- We recognised the progress that can be made through collective bargaining to ensure that journalists maintain some rights to their material and are compensated when it is syndicated or sold on to other media houses. The meeting welcomed the proposal of creating a reporting mechanism for the worst cases of plagiarism and copy and paste journalism in order to have the evidence to negotiate agreements with media houses and encourage better recognition of the rights of journalists in theory and in practice.
- Those present welcomed the EJN proposal to develop an Africa-based programme to strengthen authors’ rights protection in journalism and media. This will be established through an online tool for journalists to raise awareness on the importance of authors’ rights and how they can defend their interests across the new information landscape.
On Reporting Terrorism
- The meeting agreed that reporting terrorism remains one the most dangerous pursuits for journalists in terms of their physical safety but also through laws that demand journalists reveal their sources.
- We note that more training is needed, especially on the issue of protecting sources and dealing with terrorist propaganda based on UNESCO’s “Terrorism and the Media” Handbook.
On Teaching Journalism
Cognisant of the financial, technical and other resource challenges faced by teaching institutions the meeting recommended the following actions to improve the quality of teaching the ethics of journalism and to prepare students to the realities of working in newsrooms and as freelancers in the modern media environment:
- Deeper collaborations and dialogue between academia and practitioners, including university lecturers and professors spending time in newsrooms.
- Encouraging teaching institutions to be more open to contributors or guest lecturers who may not have academic qualifications but do have valuable practical experience of the industry.
- Support the sustainability and development of existing professional institutes of journalism to provide mid-career training as well as supporting the creation of new institutes of journalism where a need is identified. Central African countries can learn from the experiences of Nigeria and other countries that have successfully developed institutes of journalism.
- Mentorship schemes between students, teachers and journalists should be expanded so that journalists are prepared to for the reality of the newsroom and to give them ideas about how to prosper and think about under-reported stories.
- Institutions should consider amending their curricula so that:
- Ethics and law are taught separately and that ethics is taught through the curricula, with a focus on how journalists can remain impartial amid political and financial pressures.
- Greater emphasis should be given to ethical decision making based on African, as well as international case studies.
- Efforts should be made to ensure classes are small enough for lecturers to be able do more student-led seminars based on critical thinking and decision-making.
- Considering the evolving nature of the digital communication landscape, we recommend that universities review curricula regularly in consultation with news organisation, unions and other professional bodies.
- A greater part of the final grade should be based on practical assignments rather than final exams.
- Students are made more aware of author’s rights and the dangers of plagiarism.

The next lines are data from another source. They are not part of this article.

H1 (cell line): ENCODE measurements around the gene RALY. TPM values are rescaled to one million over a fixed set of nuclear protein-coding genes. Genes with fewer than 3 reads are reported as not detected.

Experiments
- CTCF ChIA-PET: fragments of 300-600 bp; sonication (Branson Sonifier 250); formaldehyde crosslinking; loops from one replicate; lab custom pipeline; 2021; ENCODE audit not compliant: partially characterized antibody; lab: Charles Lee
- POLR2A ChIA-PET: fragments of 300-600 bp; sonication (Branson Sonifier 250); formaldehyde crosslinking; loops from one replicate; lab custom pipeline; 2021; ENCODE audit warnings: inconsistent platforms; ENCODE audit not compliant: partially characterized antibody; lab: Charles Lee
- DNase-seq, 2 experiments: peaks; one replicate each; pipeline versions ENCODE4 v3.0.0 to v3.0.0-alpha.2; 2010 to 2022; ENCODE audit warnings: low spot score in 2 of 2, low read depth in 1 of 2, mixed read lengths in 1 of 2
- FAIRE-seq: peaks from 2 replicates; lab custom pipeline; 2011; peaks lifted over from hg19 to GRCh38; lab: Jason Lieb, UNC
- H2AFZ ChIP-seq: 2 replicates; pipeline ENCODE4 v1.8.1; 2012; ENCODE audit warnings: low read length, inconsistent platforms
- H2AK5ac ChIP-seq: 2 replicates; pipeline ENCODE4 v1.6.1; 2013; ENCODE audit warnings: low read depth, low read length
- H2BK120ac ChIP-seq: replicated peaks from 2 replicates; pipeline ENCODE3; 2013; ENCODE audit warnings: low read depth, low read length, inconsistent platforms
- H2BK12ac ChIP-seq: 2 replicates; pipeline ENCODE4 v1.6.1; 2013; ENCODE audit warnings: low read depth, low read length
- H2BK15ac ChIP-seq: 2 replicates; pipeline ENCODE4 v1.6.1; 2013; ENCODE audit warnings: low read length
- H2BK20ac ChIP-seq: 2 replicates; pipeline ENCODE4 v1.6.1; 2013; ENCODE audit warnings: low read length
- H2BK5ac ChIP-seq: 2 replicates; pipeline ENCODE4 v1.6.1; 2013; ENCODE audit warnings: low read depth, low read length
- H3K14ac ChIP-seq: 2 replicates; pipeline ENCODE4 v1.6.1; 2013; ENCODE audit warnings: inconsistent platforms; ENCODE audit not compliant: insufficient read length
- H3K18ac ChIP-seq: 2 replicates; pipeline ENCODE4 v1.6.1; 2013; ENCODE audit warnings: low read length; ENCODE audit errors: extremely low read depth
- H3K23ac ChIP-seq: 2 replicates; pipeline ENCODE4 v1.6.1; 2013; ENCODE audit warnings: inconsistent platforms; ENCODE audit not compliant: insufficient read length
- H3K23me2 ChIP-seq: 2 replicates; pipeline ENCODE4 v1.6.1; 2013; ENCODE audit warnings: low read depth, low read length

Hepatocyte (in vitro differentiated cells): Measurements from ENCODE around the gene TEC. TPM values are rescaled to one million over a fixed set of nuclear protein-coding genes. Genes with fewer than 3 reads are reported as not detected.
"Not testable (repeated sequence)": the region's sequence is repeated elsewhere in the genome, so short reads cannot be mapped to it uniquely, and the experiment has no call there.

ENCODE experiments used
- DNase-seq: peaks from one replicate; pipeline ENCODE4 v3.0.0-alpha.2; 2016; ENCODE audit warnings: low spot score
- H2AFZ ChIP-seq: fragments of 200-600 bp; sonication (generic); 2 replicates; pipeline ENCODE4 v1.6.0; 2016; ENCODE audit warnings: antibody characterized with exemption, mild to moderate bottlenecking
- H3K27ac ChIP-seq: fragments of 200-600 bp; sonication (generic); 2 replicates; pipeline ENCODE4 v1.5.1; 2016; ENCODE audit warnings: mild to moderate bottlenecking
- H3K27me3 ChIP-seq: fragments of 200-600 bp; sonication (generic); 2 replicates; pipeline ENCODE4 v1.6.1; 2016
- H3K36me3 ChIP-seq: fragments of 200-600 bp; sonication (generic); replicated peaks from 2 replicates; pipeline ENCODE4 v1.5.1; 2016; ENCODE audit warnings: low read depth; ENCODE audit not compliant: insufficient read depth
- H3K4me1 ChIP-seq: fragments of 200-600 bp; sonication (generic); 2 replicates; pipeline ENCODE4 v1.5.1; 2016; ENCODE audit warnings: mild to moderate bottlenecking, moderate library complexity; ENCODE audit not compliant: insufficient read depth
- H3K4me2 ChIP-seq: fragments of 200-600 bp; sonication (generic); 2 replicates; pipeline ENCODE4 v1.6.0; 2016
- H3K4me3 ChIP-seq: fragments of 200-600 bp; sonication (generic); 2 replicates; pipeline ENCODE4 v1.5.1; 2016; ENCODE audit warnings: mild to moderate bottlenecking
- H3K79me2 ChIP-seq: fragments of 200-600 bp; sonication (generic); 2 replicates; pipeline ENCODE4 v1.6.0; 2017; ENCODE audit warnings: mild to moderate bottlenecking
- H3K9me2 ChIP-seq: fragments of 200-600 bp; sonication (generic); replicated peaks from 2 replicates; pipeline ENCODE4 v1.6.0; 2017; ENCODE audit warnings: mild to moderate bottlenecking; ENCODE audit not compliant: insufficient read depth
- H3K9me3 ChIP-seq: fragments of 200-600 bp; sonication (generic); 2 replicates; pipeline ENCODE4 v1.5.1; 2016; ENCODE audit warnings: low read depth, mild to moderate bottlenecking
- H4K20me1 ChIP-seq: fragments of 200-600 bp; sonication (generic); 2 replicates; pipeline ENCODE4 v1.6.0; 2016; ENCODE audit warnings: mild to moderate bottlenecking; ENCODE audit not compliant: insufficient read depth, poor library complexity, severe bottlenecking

On Media Literacy
- The meeting agreed on the need for holistic media literacy programmes that bring together, media owners, regulatory bodies, journalist unions, academic institutions, media development groups and civil society. We have to get out of our silos and form collaborations with all stakeholders and involve citizens as equal partners in the debate around media literacy and ethics.
- The meeting agreed that initiatives linking journalists, media, and wider civil society were needed to promote civil discourse in the public sphere and that journalists and media must proactively communicate what the mission and goals of journalism and its role in society based on the values of; transparency about who you are and your agenda, shared humanity, and accurate fact-based communications.
- Teaching of media literacy must go beyond the technical, and use Africa’s history of oral storytelling.
Douala, February 27th 2018
- Annie Payep, Vox Africa, Directrice Afrique centrale
- Aline Fomete, Sweet FM, Chef service
- Aristide Ekambi, Challenge Pro, Journaliste
- Jude Atemanke, TBC
- Armelle Sitchoma, Délégation de la Communication Littoral, Chef service
- Blanchard Bihel, Le Messanger, Service société
- Carole Yelelong, Canal 2 International, Directrice des Programmes
- Catherine Tsogo Minsta, ABK TV, Journaliste
- Denis Nkwebo, Le jour, Rédacteur en Chef adjoint
- Dipita Tongo, STV, Rédacteur en chef
- Edmond Fotue, Vision 4, Coordonateur Agence Douala
- Elodie Mbopda, Comnews, Rédactrice en Chef
- Hélène Tientcheu, Expression Economie Chef Desk Douala
- Hervé Perkins Moukouri, Miango FM, Rédacteur en chef
- Hervé Villard Njele, La Nouvelle Expression, Chef service
- Hilaire Ham Ekoue, Freelance, Consultant
- Gilbert Ele Ndzana, Crtv Littoral, Chef Brigade Reportage
- Joseph Roland Djotie, Le Quotidien de, Rédacteur en chef
- Jude Atemanke, Veritas Radio/TV, Rédacteur en chef
- Leonard Kum, HIT Radio/TV, Rédacteur en chef
- Mathieu Nathanaël Njog, L’essentiel du Cameroun, Chef desk Littoral/Sud-ouest
- Marion Obam epse Mahel, Well’done, Directrice Agence Communication
- Monique Ngo Mayag, Ecofin, Chef service
- Narcisse Oum, Sikka TV, Représentant Cameroun
- Nfor Hanson Nchanji, Equinoxe Tva, Rédacteur en Chef Adjoint
- Rosie Pioth Ganao nee Massengo Mpassou, News Coordinator, Africa News, Congo Brazzaville
- Abdulwaheed Oduola Odusile, President, Federation of Africa Journalists, Nigeria
- Gabriel Baglo, Secretary-General, Federation of Africa Journalists, Senegal
- Jacques Larme Belngar, Union des Journalistes Chadian, Chad
- Joseph-Boucard Kasonga Tshilunde, Union National de la Press Congolese, DR Congo
- Thomas Law, Director of Campaigns and Communications, UK